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  1. #181
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    2016 ATS-V Sedan, 2016 ATS-V Coupe

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    Confessions of an Automotive Nationalist

    Still waitin' for that replacement prop shaft for my droning Coupe. Hopefully, later this week, my pals at Bunnin Cadillac will have an update on the new shaft's whereabouts.

    My "honey-dos" for the weekend were the high-ladder work and electrical for our annual Christmas outdoor decoration. As my Wife explained how she wanted the decoration to look this year, I was reminded of the adage: "Happy wife. Happy life". At the end of the day, my back was sore but she was happy that the front of our home looked, "super Christmasy". I was happy, too.

    One situation which damps the Fairest Sandra the Red's "Christmas mood" is her ATS-V Sedan. The exhaust blowing oil smoke on most cold starts and GM's dragging its feet on warranty repair of the problem has been a frustration. She says the smoke is embarrassing. No surprise there. At work, she parks her car just up the street from a import dealer which sells Audi, BMW, Mercedes and Porsche. She says its customers drive by at the end of the day when she's starting the car and there's a cloud of oil smoke around the back. The Benz and bimmer drivers give her smug looks.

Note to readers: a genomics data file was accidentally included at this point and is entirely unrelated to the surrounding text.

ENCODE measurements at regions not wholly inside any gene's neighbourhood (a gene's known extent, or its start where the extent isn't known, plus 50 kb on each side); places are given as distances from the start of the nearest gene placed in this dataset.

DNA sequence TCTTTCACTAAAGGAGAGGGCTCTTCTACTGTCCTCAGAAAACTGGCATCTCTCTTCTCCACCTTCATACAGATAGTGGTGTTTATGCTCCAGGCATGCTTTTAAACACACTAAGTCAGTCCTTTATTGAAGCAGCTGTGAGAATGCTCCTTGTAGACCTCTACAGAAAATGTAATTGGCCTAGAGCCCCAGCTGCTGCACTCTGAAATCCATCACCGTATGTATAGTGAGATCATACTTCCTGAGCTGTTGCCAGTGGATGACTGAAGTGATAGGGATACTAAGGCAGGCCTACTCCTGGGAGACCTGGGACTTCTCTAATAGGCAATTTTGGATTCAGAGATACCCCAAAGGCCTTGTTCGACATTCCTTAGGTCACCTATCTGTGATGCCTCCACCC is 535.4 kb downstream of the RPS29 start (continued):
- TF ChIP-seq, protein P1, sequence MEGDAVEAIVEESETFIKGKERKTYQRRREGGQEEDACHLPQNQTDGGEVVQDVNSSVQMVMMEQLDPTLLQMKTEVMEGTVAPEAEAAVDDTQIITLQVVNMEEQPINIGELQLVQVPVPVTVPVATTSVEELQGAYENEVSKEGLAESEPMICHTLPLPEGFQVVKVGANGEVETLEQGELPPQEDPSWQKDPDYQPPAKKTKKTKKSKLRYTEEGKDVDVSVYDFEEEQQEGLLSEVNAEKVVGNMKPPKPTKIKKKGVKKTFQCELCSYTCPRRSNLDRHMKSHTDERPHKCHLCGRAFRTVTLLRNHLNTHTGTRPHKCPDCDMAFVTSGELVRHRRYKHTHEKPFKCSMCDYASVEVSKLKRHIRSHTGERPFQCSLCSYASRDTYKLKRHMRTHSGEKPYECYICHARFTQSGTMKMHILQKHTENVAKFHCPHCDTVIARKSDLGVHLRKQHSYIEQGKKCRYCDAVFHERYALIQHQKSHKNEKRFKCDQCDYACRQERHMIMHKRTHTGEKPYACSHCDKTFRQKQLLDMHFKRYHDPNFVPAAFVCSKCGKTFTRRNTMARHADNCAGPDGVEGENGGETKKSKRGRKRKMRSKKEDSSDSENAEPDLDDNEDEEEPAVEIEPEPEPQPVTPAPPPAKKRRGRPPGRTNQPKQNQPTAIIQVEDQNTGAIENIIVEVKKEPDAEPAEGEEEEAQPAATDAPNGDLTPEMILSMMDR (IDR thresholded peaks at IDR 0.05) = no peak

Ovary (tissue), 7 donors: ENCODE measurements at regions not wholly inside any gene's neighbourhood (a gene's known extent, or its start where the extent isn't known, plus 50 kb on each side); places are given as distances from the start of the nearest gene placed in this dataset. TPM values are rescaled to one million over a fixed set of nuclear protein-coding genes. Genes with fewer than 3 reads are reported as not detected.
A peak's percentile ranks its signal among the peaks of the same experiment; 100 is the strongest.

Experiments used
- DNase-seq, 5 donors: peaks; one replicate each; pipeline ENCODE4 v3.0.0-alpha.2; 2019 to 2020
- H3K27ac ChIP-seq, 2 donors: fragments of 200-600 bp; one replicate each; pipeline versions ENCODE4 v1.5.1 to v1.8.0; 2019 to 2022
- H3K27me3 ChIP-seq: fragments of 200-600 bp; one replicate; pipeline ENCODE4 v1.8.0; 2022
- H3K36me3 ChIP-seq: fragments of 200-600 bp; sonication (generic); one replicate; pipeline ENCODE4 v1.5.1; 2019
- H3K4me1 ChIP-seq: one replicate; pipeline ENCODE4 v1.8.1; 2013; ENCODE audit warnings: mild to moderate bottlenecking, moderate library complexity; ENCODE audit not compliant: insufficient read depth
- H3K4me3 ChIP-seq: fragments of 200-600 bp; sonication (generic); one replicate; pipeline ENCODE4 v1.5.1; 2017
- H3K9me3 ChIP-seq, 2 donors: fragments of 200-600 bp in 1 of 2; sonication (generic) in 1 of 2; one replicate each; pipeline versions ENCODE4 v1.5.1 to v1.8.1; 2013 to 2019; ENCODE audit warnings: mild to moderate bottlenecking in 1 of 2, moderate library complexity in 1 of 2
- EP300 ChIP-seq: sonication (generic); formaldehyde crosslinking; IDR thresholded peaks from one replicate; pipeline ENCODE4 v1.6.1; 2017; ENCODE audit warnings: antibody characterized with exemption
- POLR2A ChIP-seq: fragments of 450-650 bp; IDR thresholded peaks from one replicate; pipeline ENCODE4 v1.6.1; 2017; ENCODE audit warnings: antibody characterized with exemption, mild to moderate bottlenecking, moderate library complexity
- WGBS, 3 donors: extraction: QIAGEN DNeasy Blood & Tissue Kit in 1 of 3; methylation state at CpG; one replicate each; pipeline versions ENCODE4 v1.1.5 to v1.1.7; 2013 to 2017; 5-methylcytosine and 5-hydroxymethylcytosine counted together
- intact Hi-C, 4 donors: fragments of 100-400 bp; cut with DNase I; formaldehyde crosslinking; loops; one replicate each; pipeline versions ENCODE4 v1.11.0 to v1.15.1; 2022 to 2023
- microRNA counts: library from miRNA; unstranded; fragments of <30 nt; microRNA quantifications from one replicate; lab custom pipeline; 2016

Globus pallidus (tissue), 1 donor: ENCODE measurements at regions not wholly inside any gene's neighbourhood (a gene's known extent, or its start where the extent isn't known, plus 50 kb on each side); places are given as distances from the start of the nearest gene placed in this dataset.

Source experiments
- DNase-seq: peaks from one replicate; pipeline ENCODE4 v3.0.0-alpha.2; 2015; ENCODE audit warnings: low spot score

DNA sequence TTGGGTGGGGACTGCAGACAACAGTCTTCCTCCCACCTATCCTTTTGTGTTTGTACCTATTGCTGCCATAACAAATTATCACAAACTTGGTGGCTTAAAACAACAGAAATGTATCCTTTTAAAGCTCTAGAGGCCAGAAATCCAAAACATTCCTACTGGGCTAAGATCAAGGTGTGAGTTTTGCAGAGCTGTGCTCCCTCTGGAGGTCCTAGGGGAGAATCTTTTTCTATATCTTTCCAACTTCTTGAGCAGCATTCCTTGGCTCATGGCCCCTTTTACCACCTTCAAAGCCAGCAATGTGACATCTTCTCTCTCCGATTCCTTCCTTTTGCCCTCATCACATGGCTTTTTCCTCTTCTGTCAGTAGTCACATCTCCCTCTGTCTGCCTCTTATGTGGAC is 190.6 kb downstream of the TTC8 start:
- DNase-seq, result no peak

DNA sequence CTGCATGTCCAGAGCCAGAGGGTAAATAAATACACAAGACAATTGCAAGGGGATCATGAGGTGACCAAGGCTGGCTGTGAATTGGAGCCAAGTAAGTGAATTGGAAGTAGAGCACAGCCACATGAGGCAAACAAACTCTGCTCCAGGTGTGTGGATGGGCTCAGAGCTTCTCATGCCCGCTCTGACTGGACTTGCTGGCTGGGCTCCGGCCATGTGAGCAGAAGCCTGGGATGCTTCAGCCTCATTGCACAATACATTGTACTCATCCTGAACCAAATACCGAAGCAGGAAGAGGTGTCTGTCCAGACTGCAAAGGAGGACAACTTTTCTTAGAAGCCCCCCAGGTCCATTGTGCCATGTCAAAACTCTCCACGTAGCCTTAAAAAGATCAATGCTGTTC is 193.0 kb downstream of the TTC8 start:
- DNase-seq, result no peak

My best friend owns an Audi S4 and we banter about S4 vs ATS-V. I remind him that the ATS-V has a 135-hp advantage and an eLSD. He tells me, "Yeah, but my Audi doesn't blow oil smoke or make a droning noise on the freeway" (ouch!). Other of my friends have asked why I haven't sold both the Caddys considering the trouble we've had to date with customer satisfaction disasters. My dealer even asked if I wanted GM to buy back the Coupe.
    Yet...I remain an ATS-V enthusiast.

    A Little-V Blog: The ATS-V purchase and ownership experience-811-48-jpg

    I'm an "automotive nationalist". I still believe in the domestic car business. Yeah, today's market is global and, yeah, American cars have parts in them from all over the world and, yeah, some aren't even assembled here; but the fact remains: the ATS-V was designed and developed in the U.S. and is manufactured in Michigan.

    General Motors has proven they can make products with benchmark quality. Unfortunately, while they can do that, they don't always achieve it and therein lies problem with the Cadillac ATS-V. GM has taken it's eye off the "quality ball". Adding to the problem is General Motors' byzantine warranty administration system which, once the dealer gets to where its hands are tied by GM policy, it becomes user-unfriendly and moves with sloth-like speed. It's a system that has cost reduction as a noticeably higher priority than customer satisfaction, a situation which has potential Cadillac customers running to competitor's showrooms. Cadillac needs to fix that or all the Project Pinnacles, hipster clothing lines, Cadillac Houses or "Dare Greatly" marketing campaigns in the world won't sell cars. Cadillac, once the "Standard of the World" with all the market-share marbles, will continue to suck hind tit while Mercedes, BMW and Lexus move metal off sales floors.